Michael does get some company every once in a while from his petite and attractive female friend/tenant Lori (Eugenia Yuan) who lives next door. It’s plain to see that Michael desires Lori very much and had first befriended her at the same club he methodically attends a handful of years ago. Since then Lori has routinely slipped into Michael’s life and fancies herself his best buddy. Of course Michael would like to shake that “let’s just be great pals” mantra and seriously seek something romantic with the desirable Lori. Well, forget that notion because Lori already has a live-in boyfriend named Justin (Matt Westmore). Lori is certainly into her boytoy Justin and Michael realizes this fact and simply accepts it no matter how frustrating it feels to him.


Poor Michael is surrounded by awkward and pent up emotional baggage. He just cannot escape the situation of having his affection for Lori go unnoticed while she serves Justin the fleshy fantasy Michael wishes he could partake in with her. Whenever Michael is home and forced to cuddle up to a good book, he cannot drown out the boisterous lovemaking session that his beloved Lori and the lucky Justin engage in through those seemingly paper thin walls that separate their living quarters.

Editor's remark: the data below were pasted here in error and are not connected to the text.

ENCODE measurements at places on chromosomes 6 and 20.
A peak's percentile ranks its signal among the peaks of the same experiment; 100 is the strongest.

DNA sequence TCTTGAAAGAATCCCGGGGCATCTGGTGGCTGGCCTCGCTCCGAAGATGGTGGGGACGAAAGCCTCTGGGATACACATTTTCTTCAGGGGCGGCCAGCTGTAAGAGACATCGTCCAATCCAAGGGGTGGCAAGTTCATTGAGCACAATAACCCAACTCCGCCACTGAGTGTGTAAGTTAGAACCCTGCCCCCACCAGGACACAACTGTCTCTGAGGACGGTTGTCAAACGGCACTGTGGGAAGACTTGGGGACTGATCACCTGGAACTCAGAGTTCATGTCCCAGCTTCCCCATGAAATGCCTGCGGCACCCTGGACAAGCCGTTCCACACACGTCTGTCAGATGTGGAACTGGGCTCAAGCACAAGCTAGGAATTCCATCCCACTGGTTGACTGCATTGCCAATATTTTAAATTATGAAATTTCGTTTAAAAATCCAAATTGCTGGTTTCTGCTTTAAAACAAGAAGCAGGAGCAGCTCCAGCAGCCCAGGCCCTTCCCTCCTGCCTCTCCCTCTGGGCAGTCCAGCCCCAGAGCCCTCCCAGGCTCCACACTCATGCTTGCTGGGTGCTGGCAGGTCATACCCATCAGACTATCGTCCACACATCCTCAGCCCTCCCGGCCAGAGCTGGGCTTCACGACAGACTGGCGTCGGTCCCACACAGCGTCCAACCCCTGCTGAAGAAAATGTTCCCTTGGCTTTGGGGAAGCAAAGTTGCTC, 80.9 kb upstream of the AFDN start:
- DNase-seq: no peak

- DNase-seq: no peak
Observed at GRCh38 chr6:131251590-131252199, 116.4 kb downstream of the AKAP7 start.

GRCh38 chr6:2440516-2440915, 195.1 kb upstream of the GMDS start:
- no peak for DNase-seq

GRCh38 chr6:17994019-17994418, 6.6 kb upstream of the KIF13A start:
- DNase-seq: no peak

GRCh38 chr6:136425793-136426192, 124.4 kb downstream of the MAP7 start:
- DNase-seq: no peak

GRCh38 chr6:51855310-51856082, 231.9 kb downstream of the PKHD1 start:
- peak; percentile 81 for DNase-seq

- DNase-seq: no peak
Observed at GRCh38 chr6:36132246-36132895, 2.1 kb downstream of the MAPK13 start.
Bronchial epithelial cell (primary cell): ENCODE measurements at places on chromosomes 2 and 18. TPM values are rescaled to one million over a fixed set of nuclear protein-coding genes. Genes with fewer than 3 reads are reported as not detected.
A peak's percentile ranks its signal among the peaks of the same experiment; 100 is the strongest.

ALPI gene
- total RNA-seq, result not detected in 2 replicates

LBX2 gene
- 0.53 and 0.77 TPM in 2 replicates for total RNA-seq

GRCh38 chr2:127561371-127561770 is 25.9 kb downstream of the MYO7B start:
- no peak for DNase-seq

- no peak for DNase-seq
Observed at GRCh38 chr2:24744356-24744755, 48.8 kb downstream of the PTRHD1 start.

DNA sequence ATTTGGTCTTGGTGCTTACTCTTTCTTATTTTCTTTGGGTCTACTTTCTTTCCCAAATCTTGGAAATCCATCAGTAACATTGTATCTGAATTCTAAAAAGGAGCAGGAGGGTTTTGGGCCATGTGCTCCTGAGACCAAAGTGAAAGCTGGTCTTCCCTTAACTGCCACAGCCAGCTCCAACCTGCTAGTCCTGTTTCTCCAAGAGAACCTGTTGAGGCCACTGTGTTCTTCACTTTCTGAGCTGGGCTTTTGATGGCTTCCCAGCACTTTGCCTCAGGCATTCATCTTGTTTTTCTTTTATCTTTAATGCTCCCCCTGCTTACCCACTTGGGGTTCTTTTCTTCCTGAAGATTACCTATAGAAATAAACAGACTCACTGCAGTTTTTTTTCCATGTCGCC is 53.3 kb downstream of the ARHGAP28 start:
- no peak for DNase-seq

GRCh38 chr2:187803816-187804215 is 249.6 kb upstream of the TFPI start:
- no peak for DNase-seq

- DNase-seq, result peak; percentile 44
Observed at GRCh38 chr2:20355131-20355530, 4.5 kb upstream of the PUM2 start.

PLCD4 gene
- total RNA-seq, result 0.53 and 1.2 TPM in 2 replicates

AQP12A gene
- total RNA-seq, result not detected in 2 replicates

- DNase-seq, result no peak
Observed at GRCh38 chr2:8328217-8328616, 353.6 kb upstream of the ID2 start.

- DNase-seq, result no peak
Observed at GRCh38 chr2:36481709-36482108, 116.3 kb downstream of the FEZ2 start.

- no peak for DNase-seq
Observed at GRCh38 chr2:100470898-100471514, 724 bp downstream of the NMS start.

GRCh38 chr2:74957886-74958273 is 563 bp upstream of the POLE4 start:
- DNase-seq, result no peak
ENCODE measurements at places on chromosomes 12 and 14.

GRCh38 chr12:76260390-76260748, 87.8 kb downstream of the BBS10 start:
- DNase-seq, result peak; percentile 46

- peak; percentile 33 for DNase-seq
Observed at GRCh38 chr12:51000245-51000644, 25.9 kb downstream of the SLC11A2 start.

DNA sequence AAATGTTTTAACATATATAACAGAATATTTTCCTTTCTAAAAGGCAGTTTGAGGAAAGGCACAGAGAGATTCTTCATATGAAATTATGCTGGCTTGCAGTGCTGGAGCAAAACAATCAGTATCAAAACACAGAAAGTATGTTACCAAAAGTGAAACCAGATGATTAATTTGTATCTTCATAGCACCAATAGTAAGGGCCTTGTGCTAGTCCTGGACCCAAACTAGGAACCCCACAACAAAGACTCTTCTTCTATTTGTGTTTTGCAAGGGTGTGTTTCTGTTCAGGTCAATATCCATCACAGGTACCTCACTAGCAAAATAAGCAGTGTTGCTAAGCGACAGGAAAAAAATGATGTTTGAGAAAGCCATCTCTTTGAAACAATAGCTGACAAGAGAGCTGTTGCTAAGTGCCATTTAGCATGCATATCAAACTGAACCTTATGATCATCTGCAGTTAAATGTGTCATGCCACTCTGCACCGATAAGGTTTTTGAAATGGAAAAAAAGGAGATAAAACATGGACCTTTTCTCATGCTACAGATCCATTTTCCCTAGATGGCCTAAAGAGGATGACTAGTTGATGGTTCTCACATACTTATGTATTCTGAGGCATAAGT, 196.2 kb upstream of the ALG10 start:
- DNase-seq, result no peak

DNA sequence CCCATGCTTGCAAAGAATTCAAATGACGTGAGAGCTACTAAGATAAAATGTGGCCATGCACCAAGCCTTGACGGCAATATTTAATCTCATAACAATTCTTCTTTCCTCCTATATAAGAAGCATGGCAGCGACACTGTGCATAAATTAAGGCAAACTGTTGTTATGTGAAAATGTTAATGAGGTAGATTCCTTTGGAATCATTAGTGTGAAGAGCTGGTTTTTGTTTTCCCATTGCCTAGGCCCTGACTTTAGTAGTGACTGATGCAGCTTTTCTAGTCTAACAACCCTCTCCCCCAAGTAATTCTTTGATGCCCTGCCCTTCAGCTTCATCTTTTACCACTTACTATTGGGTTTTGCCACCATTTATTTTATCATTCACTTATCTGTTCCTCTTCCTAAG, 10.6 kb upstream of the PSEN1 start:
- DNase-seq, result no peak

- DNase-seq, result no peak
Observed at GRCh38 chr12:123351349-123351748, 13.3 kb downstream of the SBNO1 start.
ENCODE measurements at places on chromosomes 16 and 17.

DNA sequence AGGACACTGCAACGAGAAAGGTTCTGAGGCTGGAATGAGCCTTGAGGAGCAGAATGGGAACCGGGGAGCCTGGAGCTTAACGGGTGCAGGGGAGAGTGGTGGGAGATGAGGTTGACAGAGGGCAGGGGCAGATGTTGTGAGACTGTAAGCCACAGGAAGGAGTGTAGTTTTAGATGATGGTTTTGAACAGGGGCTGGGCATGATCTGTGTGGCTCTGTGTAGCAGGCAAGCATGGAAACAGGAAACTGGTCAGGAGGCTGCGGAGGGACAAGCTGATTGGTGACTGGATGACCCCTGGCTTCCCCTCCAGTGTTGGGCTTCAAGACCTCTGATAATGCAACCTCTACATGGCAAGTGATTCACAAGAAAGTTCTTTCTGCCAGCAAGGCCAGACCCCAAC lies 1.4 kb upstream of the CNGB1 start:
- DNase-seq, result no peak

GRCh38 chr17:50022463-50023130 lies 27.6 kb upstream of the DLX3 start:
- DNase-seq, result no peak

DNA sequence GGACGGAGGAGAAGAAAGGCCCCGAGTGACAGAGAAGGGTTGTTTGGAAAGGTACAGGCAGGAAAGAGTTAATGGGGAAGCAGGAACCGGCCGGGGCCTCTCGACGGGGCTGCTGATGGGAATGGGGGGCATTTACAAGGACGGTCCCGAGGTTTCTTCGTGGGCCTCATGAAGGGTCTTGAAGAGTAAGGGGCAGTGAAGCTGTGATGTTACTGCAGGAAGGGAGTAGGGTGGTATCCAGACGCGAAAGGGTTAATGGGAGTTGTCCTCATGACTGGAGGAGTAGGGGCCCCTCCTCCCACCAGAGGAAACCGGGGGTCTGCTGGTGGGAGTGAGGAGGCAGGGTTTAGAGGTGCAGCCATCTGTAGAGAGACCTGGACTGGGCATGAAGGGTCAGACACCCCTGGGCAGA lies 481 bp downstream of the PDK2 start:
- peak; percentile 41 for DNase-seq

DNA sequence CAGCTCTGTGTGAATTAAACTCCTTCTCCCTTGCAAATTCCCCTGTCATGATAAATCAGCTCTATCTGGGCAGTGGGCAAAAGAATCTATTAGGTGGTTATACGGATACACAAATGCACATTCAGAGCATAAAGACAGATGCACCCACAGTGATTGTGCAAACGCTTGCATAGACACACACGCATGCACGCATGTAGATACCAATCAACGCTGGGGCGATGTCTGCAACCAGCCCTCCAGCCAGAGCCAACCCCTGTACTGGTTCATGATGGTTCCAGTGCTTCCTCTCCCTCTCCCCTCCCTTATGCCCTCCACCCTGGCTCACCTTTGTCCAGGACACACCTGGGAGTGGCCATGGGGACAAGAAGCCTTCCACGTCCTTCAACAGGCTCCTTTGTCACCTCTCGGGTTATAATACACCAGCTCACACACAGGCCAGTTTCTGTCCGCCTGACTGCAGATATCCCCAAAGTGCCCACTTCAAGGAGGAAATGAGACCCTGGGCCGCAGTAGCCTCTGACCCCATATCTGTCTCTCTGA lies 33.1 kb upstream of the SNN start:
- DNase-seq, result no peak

It’s pure anguish and quite insulting to see (or in this case hear) this couple burning up the bed sheets so passionately while Michael sits there listening to Lori groan and moan so approvingly. All this guy can do is be an unwilling observer to this fornicating festival that disrupts his true connection for Lori. And to top it all off, Lori cools down her erotic jets with Justin by seeking some in-front-of-the-television snuggle time with Michael like he’s some favorite uncle that’s innocently there to watch cartoons with her. It’s interesting how Lori uses her bodily charms to satisfy her two favorite men. With Justin, she can control him sexually and release her inhibitions on him without a moment’s notice. But with Michael, she can tease him innocuously with her curvy frame but still capture his attention through the platonic companionship to balance out her hot and heavy copulating sessions with Justin. Michael is such a non-threat in regards to Lori that Justin doesn’t even mind having his galpal use Michael’s place as a consoling pit stop to lay low and loose until she can refuel again and look for the sexual fireworks from him.